Kiselev goes on to say: “Many people will now turn out to vote solely for the purpose of expressing their dissatisfaction, to cock a snook at the Kremlin – by voting against all candidates, for example. They don’t realize that in the final analysis, their votes will still be votes for Putin.”

Yezhenedelnyi Zhurnal analyst Alexander Ryklin categorically disagrees with Kiselev.

Ryklin does not dispute that the government dismissal announcement has stirred up “the previously-bored public” to some extent. However, he says the suspense is essentially over now that the new prime minister’s name is known: “Before this, we could spend our time guessing who would replace Kasianov after the presidential election, and that stimulated interest in the election somewhat – but now even that question is no longer on the agenda.”

Thus, Putin’s sudden decision is hardly likely to boost voter turnout. And in any case, says Ryklin, worrying about turnout “isn’t the czar’s problem.” There are “specially trained people” available to take care of such matters.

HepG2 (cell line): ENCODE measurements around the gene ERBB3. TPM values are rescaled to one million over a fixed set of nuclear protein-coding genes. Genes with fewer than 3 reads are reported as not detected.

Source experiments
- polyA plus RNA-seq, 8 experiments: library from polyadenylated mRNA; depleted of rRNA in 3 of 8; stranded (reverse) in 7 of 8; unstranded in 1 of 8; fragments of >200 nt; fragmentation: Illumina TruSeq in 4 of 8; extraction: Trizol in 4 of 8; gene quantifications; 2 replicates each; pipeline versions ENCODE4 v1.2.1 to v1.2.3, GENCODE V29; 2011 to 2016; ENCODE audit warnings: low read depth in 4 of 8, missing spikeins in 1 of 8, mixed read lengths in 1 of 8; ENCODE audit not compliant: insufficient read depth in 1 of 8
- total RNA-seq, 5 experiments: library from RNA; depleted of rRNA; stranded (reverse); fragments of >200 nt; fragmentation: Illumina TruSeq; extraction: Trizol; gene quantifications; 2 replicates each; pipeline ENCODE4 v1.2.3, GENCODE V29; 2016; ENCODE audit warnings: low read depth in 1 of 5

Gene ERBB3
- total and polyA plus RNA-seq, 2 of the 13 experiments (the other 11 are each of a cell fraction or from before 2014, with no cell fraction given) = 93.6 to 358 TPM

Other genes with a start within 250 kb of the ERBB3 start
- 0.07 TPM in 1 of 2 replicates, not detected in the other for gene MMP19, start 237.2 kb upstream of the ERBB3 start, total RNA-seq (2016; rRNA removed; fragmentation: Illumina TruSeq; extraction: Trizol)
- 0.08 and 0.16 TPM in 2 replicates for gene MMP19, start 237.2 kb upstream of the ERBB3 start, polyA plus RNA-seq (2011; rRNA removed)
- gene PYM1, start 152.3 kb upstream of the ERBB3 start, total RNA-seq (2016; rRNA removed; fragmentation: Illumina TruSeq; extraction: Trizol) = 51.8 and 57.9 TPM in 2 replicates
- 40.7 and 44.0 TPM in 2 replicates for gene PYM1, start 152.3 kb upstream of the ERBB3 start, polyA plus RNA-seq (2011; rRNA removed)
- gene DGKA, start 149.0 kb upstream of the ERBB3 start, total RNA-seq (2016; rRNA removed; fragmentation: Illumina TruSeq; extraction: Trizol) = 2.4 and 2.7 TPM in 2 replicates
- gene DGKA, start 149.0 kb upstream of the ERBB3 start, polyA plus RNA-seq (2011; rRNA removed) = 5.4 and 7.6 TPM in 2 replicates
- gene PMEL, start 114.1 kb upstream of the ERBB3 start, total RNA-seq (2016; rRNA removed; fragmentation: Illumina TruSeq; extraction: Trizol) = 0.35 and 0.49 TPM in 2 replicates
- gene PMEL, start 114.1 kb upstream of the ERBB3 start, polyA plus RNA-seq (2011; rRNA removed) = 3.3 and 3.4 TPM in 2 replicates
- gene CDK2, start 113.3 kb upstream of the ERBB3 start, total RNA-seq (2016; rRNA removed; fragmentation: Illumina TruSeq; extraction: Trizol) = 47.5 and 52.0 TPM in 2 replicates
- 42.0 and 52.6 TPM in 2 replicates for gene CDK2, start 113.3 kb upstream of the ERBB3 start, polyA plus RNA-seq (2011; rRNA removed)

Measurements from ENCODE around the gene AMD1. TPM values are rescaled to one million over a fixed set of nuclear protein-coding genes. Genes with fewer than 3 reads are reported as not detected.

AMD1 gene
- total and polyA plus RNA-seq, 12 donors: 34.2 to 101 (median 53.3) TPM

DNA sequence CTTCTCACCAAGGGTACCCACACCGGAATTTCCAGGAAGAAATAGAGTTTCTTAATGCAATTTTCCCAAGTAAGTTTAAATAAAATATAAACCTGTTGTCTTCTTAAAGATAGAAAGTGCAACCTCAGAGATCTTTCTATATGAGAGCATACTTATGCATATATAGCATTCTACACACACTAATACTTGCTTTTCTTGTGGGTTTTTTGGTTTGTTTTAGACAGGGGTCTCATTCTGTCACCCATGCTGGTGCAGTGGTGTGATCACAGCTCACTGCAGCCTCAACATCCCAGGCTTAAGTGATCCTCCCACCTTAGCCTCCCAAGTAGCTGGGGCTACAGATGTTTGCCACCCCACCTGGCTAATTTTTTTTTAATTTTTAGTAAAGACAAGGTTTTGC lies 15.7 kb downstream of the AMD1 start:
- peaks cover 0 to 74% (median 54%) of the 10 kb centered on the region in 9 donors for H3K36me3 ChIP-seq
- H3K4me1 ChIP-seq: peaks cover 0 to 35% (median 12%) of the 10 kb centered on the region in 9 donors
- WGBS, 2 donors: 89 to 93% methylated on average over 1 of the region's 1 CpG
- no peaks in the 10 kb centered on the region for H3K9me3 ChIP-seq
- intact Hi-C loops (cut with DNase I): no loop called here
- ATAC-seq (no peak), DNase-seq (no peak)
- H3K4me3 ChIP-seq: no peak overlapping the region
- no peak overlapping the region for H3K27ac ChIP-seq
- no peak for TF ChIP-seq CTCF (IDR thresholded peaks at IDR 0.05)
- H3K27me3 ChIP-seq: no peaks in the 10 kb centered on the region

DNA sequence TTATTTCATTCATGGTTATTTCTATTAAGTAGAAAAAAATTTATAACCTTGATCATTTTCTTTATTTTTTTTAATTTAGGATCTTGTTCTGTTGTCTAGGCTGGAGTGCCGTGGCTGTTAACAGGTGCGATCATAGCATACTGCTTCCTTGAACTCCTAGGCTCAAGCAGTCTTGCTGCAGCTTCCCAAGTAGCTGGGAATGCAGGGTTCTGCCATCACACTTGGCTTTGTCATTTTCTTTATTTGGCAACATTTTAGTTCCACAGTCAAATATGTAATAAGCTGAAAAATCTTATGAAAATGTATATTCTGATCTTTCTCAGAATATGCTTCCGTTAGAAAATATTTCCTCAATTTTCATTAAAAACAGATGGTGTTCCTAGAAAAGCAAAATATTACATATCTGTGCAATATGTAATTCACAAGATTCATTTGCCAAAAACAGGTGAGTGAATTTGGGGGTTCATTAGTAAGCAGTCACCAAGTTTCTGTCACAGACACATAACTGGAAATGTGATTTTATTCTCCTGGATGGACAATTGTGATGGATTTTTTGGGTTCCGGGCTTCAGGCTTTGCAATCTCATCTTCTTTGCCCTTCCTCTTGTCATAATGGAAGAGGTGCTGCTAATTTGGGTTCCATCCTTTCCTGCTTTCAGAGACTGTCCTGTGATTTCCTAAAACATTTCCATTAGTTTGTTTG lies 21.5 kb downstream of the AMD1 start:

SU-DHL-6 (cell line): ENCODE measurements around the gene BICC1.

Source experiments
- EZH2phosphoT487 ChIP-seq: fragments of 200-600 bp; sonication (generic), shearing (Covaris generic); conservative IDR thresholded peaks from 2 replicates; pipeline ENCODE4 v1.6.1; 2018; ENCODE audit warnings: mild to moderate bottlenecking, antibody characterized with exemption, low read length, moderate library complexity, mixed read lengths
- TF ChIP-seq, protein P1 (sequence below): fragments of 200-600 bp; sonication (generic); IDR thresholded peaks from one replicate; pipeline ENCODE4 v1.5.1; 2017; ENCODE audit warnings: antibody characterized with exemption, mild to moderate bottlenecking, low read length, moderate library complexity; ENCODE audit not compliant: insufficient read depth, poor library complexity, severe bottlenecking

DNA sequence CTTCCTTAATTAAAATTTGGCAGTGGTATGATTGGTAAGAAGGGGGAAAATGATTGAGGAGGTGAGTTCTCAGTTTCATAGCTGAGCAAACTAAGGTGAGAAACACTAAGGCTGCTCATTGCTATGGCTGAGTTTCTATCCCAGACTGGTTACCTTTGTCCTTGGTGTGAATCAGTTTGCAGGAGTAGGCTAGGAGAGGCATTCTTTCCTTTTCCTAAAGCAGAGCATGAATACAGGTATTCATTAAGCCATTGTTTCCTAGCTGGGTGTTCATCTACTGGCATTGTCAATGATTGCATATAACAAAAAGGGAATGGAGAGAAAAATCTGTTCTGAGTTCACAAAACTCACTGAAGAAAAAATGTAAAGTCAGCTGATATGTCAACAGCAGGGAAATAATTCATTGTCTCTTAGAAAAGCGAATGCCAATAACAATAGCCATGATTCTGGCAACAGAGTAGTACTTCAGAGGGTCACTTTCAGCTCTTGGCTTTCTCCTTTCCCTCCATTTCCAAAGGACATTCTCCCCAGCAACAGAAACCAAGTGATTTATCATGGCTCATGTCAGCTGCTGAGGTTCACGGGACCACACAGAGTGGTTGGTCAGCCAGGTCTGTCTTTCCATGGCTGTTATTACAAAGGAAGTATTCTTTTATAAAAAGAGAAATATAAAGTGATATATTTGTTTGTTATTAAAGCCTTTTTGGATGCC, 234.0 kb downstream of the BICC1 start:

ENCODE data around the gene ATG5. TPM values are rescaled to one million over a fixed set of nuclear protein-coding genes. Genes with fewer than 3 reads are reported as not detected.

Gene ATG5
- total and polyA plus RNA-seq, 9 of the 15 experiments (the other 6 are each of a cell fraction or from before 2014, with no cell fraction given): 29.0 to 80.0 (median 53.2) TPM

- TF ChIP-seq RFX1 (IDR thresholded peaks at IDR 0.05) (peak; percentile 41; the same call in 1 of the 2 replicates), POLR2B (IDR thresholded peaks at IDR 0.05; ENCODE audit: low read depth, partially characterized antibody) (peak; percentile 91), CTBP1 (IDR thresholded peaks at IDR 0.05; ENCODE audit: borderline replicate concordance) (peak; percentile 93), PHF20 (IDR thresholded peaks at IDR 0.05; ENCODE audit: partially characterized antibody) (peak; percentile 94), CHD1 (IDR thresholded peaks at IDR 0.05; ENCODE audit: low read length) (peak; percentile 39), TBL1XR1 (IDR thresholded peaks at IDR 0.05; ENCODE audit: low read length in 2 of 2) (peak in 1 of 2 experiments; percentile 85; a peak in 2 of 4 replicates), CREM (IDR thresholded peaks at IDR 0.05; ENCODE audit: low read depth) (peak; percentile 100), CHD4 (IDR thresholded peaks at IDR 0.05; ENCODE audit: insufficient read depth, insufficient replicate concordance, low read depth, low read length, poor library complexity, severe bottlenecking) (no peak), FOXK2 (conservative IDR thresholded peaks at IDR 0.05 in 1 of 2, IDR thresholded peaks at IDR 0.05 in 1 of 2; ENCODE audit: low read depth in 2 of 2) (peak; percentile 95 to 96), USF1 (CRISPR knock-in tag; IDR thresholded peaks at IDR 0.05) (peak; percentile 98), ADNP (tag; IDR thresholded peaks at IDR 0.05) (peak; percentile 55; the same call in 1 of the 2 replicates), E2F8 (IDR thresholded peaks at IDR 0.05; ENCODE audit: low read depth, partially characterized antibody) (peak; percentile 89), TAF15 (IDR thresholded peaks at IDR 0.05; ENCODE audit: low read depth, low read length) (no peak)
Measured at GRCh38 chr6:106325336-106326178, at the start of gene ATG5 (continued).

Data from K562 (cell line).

Ryklin says that the Kremlin’s abrupt actions so soon before election day only indicate one thing: Vladimir Putin “has simply tired of playing this essentially humiliating game called Presidential Elections in the Russian Federation.”

And indeed, says Ryklin, why should such a universally-beloved head of state (the VTsIOM-A polling agency gives Putin an 80% support rating, and the ROMIR Monitoring agency places it at 77%, according to Vremya Novostei) have to comply with some silly rules? After all, the question has basically been decided already.

Therefore, says Ryklin, by dismissing the government, Putin was essentially telling his voters: You know who your president will be. Everyone knows it. So it makes sense to wind up the formalities: Here’s a new prime minister for you, and let’s forget about this.

Thus, Putin has essentially cancelled the presidential election campaign, says Ryklin. More precisely, he has conducted it at an accelerated rate: “Most people simply haven’t noticed it.”

However, there is no doubt that all the necessary formalities – voting, the inauguration, taking the oath of office, and walking past the assembled ranks of retainers old and new – all these will be observed. We don’t have long to wait.

As someone from the United Russia party’s leadership told the Vedomosti newspaper, a country that aspires to be called civilized “must have some attributes of democracy.” They are mandatory – no matter how pointless they may appear.